Food and Drug Administration Commissioner Robert Califf has proposed creating a new Human Foods Program at the agency and has begun a national search for a newly created deputy commissioner for human foods who would report directly to him.
In a statement, Califf said his “new, transformative vision for the FDA Human Foods Program” follows the recommendations outlined in the Reagan-Udall Foundation report, as well as a separate review of the agency’s infant formula supply chain response.
Califf said FDA will conduct a competitive national search for a deputy commissioner for human foods who "will have decision-making authority over policy, strategy and regulatory program activities within the Human Foods Program, as well as resource allocation and risk prioritization.”
He also said FDA "has recently formed an Implementation and Change Management Group that will be charged with developing a detailed plan to ensure the successful execution of this vision."
The commissioner said creating a Human Foods Program under a single leader who reports directly to the commissioner “unifies and elevates the program while removing redundancies, enabling the agency to oversee human food in a more effective and efficient way.” A diverse group of stakeholders has repeatedly called on FDA to establish the deputy commissioner position.
An official at FDA familiar with key issues involving the foods program welcomed the strategy laid out by Califf. “From the perspective of those who are committed to modernizing the food safety system, this is good news,” the FDA source told Agri-Pulse.
Califf had multiple internal conversations within FDA as well as with stakeholders before making the announcement. There have been indications that Califf is committed to continue to engage staff on the process, the FDA source added.
The new FDA Human Foods Program would bring under its umbrella the Center for Food Safety and Applied Nutrition (CFSAN) and Office of Food Policy and Response (OFPR). While details of this proposal continue to be developed, CFSAN, OFPR, and the Office of Regulatory Affairs will continue to operate under their current structures, with the commissioner’s oversight, Califf said.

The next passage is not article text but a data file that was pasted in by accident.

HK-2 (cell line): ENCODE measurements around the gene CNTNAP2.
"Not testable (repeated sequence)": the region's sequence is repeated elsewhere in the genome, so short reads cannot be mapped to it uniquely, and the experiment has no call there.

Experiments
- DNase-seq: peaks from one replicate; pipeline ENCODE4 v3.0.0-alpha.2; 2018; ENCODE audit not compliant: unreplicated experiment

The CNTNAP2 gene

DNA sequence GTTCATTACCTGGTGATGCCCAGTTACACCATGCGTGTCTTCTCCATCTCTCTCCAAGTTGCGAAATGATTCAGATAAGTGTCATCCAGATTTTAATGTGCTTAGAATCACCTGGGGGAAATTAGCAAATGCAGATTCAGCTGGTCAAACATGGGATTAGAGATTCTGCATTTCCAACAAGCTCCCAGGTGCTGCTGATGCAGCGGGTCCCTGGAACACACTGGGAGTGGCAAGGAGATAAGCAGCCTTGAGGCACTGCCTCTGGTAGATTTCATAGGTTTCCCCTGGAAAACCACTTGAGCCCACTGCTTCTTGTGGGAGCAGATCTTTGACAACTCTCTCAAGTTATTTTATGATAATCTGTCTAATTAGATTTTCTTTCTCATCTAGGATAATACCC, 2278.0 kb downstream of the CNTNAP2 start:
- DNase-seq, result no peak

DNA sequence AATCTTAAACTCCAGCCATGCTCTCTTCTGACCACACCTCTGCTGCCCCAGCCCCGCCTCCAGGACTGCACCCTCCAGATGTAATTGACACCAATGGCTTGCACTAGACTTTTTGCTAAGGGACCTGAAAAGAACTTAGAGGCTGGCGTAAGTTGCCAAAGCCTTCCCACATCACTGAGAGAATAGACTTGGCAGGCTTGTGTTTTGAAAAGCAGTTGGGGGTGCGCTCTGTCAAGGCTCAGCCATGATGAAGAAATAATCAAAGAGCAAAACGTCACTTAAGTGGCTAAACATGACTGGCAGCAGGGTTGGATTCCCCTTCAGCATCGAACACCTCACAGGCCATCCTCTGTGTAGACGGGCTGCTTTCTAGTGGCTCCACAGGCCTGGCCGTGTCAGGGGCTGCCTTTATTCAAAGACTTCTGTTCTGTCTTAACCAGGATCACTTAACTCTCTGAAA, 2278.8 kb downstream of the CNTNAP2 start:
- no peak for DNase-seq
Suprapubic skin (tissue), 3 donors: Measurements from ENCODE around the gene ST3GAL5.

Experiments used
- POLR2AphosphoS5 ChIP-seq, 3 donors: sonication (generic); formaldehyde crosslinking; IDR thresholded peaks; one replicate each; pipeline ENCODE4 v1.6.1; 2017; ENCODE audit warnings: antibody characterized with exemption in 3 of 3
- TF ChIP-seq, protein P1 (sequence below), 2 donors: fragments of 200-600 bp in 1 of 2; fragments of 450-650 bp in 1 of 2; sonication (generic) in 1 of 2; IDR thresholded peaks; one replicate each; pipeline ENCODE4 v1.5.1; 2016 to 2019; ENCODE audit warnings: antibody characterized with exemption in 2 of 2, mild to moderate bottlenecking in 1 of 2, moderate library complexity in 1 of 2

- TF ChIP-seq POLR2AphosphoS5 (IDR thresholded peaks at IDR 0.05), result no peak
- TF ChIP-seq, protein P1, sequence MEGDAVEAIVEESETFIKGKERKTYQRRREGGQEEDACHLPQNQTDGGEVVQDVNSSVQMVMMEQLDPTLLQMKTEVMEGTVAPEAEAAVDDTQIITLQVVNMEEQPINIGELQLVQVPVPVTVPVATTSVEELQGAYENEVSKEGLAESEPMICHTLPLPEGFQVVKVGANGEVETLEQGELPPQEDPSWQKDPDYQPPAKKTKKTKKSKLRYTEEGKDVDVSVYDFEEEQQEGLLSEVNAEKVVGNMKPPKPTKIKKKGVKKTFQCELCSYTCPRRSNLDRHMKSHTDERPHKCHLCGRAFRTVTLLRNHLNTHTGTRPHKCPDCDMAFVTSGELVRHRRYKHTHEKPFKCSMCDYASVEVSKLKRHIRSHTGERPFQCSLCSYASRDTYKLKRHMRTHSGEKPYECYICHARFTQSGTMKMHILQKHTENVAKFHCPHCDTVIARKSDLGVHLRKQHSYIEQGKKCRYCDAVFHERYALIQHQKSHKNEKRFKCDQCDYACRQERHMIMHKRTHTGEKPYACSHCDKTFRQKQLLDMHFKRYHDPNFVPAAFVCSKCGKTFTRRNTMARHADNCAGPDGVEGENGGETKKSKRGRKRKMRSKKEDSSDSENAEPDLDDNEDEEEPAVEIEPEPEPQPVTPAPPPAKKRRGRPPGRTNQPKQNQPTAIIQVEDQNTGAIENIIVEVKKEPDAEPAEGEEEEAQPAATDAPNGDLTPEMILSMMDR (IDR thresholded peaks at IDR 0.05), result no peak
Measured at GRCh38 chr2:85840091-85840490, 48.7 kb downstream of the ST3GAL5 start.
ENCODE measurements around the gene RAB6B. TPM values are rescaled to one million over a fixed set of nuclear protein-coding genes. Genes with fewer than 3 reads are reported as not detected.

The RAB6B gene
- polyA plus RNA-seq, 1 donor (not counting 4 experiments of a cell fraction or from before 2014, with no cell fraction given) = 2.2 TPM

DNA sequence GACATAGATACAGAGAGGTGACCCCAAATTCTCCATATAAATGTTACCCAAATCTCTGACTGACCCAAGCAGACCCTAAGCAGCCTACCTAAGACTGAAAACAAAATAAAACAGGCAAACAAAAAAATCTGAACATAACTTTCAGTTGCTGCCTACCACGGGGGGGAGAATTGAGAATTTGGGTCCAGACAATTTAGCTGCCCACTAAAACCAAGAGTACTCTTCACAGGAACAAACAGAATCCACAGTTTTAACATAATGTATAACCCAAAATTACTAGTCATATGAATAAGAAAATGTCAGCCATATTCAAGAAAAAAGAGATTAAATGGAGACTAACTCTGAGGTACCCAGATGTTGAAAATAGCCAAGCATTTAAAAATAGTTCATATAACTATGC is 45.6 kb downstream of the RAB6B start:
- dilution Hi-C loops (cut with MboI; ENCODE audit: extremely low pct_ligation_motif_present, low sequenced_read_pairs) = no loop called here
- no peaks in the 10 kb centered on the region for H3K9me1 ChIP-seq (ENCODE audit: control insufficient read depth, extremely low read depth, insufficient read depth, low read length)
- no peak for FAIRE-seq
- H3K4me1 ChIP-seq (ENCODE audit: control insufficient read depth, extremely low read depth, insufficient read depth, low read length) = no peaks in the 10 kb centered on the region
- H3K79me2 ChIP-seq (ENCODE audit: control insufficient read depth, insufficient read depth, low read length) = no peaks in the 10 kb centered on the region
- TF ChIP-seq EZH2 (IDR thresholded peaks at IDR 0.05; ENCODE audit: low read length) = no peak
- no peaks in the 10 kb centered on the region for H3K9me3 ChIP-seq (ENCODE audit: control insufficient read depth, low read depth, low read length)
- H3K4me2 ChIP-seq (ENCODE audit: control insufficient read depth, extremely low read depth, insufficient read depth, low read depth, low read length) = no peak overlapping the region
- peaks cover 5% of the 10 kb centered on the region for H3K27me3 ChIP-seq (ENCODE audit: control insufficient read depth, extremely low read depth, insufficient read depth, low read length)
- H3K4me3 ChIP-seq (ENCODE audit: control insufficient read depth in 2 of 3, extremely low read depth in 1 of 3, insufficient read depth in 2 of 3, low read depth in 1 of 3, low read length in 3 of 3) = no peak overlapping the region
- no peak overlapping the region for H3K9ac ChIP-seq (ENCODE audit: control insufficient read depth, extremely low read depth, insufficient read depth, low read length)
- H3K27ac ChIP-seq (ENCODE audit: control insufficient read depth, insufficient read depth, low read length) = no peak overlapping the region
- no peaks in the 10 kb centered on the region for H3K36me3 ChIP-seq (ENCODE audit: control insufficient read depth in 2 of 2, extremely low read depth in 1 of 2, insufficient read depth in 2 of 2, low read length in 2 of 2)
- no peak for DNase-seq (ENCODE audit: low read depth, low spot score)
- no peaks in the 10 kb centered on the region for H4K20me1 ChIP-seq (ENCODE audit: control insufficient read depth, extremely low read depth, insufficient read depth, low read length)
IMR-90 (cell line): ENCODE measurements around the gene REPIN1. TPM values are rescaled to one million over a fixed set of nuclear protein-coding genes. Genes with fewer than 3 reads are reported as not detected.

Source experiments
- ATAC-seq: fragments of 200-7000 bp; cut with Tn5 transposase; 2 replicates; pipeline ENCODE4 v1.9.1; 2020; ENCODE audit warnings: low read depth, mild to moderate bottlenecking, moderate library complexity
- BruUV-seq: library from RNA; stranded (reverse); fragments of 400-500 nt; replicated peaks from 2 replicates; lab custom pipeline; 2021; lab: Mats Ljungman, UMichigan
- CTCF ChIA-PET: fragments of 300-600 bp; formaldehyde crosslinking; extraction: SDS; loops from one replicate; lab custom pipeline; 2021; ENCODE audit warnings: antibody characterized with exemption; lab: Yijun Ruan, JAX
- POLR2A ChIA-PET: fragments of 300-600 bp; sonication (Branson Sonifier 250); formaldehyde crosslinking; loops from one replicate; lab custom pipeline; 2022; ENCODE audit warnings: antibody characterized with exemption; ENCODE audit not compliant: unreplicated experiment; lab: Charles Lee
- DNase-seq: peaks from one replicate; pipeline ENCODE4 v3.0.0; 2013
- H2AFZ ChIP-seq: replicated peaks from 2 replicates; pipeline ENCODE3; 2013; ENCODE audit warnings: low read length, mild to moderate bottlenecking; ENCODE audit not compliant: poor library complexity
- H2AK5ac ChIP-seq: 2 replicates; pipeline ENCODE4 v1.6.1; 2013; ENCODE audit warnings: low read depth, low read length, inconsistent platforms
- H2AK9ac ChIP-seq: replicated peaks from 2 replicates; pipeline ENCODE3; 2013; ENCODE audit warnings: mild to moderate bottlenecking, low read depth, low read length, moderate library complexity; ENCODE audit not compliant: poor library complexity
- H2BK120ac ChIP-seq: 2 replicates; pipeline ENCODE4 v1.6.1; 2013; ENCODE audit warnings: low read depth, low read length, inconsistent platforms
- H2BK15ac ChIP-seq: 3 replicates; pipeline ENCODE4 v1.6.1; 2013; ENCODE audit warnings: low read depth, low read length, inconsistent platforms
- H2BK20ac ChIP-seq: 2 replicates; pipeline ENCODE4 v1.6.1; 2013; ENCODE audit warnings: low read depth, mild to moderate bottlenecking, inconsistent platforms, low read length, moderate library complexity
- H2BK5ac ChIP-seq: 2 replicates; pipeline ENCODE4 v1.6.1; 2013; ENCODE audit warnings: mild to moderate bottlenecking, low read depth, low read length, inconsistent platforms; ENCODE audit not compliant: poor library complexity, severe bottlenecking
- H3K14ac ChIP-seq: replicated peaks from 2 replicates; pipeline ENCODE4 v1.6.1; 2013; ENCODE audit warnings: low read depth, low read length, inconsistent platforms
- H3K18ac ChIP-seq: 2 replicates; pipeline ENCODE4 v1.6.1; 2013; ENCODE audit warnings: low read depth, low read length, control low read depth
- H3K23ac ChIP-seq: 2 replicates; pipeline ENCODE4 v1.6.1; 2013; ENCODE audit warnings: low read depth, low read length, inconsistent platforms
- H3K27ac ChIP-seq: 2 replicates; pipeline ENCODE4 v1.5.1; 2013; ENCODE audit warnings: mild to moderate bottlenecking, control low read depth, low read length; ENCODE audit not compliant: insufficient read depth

The proposed plan also creates a Center for Excellence in Nutrition. Califf said this center will prioritize the agency’s efforts to help consumers make informed food choices. It also calls for the establishment of an Office of Integrated Food Safety System Partnerships, which will help more effectively meet the goals of the Food Safety Modernization Act of 2011, including implementation of outstanding rules and guidances.
While the FDA’s Center for Veterinary Medicine (CVM) will continue to operate as a stand-alone center, the relevant food safety activities will be closely coordinated between the CVM director and deputy commissioner for human foods, according to Califf. “This proposed structure will allow CVM to support the Human Foods Program where its activities are relevant to human food safety,” he added.
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In a statement, Roberta Wagner, Consumer Brands Association vice president of regulatory and technical affairs, commended the commissioner for “moving the needle on unified calls to appoint a deputy commissioner for foods to elevate the program’s function and importance and initiate critical culture change and modernization.”
However, Wagner noted that while the announcement is a positive first step, “it fails to provide the deputy commissioner with direct line authority over all major foods program components or fully integrate the agency’s policymakers with its inspection force.” She said CBA is concerned that “anything short of this and a fully empowered deputy commissioner will make it difficult to truly unify the program and deploy the prevention mindset envisioned” under FSMA.
Center for Science in the Public Interest President Peter G. Lurie said in a statement the proposed actions address many of the well-publicized challenges facing the agency’s handling of food safety.
“By elevating the program to be led by a deputy commissioner, streamlining reporting structures, creating a Center for Excellence in Nutrition, and clarifying the relationship between the Office of Regulatory Affairs and the food program, the agency has confronted each of these issues head on in a manner that is likely to improve efficiency and benefit the American people,” he said.
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